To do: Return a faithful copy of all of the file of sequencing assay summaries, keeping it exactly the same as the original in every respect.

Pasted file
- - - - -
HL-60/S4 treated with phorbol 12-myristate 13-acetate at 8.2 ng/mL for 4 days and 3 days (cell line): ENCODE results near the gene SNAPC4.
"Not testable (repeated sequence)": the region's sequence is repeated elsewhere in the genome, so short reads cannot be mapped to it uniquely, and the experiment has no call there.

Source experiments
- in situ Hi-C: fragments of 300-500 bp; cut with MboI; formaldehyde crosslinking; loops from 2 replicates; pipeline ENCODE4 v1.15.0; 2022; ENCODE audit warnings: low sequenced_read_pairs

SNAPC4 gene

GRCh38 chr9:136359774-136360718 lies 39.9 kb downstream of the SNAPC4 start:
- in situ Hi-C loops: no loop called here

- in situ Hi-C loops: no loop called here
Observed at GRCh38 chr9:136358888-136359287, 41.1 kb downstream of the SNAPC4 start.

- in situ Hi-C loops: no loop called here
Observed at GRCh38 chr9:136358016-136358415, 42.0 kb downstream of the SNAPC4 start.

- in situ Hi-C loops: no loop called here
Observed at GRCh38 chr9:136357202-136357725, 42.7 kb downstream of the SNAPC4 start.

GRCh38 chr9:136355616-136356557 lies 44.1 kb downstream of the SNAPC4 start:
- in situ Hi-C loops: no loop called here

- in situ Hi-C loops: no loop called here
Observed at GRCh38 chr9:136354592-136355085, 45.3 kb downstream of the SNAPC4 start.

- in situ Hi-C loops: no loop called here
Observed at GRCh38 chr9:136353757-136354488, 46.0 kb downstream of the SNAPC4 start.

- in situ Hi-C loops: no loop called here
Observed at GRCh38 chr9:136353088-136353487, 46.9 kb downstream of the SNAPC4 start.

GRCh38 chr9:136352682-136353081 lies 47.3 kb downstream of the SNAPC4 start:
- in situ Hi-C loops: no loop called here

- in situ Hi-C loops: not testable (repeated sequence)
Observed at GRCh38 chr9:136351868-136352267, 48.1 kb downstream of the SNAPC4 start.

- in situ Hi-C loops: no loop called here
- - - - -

HL-60/S4 treated with phorbol 12-myristate 13-acetate at 8.2 ng/mL for 4 days and 3 days (cell line): ENCODE results near the gene SNAPC4.
"Not testable (repeated sequence)": the region's sequence is repeated elsewhere in the genome, so short reads cannot be mapped to it uniquely, and the experiment has no call there.

Source experiments
- in situ Hi-C: fragments of 300-500 bp; cut with MboI; formaldehyde crosslinking; loops from 2 replicates; pipeline ENCODE4 v1.15.0; 2022; ENCODE audit warnings: low sequenced_read_pairs

SNAPC4 gene

GRCh38 chr9:136359774-136360718 lies 39.9 kb downstream of the SNAPC4 start:
- in situ Hi-C loops: no loop called here

- in situ Hi-C loops: no loop called here
Observed at GRCh38 chr9:136358888-136359287, 41.1 kb downstream of the SNAPC4 start.

- in situ Hi-C loops: no loop called here
Observed at GRCh38 chr9:136358016-136358415, 42.0 kb downstream of the SNAPC4 start.

- in situ Hi-C loops: no loop called here
Observed at GRCh38 chr9:136357202-136357725, 42.7 kb downstream of the SNAPC4 start.

GRCh38 chr9:136355616-136356557 lies 44.1 kb downstream of the SNAPC4 start:
- in situ Hi-C loops: no loop called here

- in situ Hi-C loops: no loop called here
Observed at GRCh38 chr9:136354592-136355085, 45.3 kb downstream of the SNAPC4 start.

- in situ Hi-C loops: no loop called here
Observed at GRCh38 chr9:136353757-136354488, 46.0 kb downstream of the SNAPC4 start.

- in situ Hi-C loops: no loop called here
Observed at GRCh38 chr9:136353088-136353487, 46.9 kb downstream of the SNAPC4 start.

GRCh38 chr9:136352682-136353081 lies 47.3 kb downstream of the SNAPC4 start:
- in situ Hi-C loops: no loop called here

- in situ Hi-C loops: not testable (repeated sequence)
Observed at GRCh38 chr9:136351868-136352267, 48.1 kb downstream of the SNAPC4 start.

- in situ Hi-C loops: no loop called here